- This year has already shattered digital health funding records, with $9.4 billion raised so far through the third quarter, according to a new report from Rock Health. That's already surpassed the previous record for most dollars raised in a year: $8.2 billion in 2018.
- The average deal size in 2020 has been $30.2 million, also a record — and about 1.5 times larger than the average of $19.7 million last year, as the pandemic drives sustained consumer interest in digital health and investors funnel more dollars into the sector.
- Megadeals have skyrocketed, with 24 digital health companies raising deals of $100 million or more through the third quarter, mostly concentrated in telehealth, R&D services and fitness and wellness. In that category, Zwift had the largest funding round with $450 million raised in a Series C.
As it becomes more clear that new realities brought on by the pandemic won't be short-lived, investors are pouring money into digital health — one of the few sectors that's actually benefited from COVID-19. In the third quarter, U.S.-based startups raised $4 billion, and each prior quarter saw at least $2.4 billion raised.
Rock Health said the industry is "just on the cusp" of the momentum from unprecedented demand among consumers. "As the pandemic continues to unfold, we are eager to see the industry come together to cement advancements already made this year, and continue on this trajectory," the report says.
The analysis jibes with others on digital health funding and speakers at CB Insights' conference last month. Analysts there noted particular interest in mental health platforms as people have reporting rising anxiety and depression amid the pandemic.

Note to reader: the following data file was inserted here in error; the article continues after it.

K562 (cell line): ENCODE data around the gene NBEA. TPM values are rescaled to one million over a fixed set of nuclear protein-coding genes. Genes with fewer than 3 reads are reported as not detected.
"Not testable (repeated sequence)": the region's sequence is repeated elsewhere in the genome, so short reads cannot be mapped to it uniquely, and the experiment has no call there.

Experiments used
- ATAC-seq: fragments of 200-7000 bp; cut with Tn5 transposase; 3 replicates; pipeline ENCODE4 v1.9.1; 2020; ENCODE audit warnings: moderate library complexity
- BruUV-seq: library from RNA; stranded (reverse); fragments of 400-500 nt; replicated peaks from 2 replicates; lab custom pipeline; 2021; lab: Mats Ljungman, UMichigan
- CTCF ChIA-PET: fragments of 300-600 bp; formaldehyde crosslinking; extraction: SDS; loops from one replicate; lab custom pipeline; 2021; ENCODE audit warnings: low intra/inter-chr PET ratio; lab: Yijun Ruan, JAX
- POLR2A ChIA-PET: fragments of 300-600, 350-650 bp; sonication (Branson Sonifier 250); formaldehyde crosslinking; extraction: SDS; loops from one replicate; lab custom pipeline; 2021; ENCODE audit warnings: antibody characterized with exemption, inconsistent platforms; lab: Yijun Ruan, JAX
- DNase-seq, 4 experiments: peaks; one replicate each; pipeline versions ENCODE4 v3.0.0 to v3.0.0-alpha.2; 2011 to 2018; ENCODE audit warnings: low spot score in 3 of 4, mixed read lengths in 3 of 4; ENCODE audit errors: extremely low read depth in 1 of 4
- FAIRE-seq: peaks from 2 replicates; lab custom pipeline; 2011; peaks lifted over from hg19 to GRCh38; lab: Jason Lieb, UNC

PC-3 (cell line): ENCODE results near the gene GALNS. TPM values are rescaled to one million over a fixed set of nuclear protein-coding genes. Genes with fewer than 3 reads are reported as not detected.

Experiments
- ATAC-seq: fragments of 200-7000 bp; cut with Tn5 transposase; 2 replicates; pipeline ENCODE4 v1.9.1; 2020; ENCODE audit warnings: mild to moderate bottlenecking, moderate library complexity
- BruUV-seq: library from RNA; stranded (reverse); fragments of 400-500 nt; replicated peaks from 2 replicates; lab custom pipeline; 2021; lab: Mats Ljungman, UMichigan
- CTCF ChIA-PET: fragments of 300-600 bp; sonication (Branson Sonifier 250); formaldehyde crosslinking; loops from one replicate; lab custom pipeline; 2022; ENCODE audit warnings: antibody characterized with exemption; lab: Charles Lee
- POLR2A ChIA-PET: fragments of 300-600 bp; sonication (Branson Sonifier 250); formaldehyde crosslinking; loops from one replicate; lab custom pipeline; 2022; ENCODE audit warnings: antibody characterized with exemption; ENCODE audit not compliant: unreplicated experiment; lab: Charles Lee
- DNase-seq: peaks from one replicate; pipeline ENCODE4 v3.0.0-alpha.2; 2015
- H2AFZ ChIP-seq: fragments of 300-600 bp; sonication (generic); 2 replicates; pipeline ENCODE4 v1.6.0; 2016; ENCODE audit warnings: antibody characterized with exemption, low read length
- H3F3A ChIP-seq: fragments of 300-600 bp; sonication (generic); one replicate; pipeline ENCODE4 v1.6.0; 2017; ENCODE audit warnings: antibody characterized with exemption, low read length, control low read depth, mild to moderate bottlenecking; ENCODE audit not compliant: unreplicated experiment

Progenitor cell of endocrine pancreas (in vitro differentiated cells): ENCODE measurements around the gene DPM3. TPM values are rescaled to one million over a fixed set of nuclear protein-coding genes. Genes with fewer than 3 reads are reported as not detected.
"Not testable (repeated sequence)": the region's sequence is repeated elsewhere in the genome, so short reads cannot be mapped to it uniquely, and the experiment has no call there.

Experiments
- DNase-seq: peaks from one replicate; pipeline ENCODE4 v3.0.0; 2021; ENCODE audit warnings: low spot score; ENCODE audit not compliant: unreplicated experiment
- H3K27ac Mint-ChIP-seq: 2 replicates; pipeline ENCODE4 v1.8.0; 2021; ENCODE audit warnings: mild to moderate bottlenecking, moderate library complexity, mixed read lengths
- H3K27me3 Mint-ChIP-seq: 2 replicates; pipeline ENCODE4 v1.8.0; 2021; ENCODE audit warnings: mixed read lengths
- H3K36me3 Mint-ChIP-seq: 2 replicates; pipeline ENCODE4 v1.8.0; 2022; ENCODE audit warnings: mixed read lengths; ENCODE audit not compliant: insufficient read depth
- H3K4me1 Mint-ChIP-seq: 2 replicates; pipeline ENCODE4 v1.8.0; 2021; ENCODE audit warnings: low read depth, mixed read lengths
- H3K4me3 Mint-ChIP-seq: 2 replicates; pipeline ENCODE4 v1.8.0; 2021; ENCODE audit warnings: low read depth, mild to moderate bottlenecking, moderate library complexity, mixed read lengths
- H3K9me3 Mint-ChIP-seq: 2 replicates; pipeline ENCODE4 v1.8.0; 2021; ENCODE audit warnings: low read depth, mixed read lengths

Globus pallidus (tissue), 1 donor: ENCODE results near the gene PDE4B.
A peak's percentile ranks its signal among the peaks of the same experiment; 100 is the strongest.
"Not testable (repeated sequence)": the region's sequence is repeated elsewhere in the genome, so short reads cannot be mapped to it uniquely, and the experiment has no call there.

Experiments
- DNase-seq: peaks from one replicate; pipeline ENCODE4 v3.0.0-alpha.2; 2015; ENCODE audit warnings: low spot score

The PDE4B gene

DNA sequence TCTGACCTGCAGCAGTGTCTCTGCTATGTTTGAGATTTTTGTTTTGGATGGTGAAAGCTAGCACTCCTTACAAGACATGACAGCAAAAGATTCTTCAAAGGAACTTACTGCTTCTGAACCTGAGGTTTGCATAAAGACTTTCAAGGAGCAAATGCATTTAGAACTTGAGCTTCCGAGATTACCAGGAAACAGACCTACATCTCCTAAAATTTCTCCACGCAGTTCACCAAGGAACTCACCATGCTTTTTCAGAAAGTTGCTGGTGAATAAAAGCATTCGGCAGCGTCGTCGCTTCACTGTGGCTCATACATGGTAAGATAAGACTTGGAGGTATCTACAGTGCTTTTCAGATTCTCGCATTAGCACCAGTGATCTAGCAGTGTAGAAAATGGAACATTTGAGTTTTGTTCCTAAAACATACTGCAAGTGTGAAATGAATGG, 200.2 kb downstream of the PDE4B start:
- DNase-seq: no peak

And CB Insights has also said healthcare investment more broadly has been robust in 2020. Worldwide funding for the industry hit a record $18.1 billion in the second quarter.
So far this year, on-demand healthcare services like prescription delivery and at-home urgent care have had 48 total deals and seen $2 billion invested, Rock Health said. The largest single deal was $250 million for prescription delivery service Alto.
The funding bonanza comes as several digital health companies have gone public in recent months, seeking to capitalize on the moment to drive growth.
That's on top of the sector's first megamerger in August, when telehealth giant Teladoc announced it was acquiring chronic care management platform Livongo for $18.5 billion. That deal is expected to close later this year.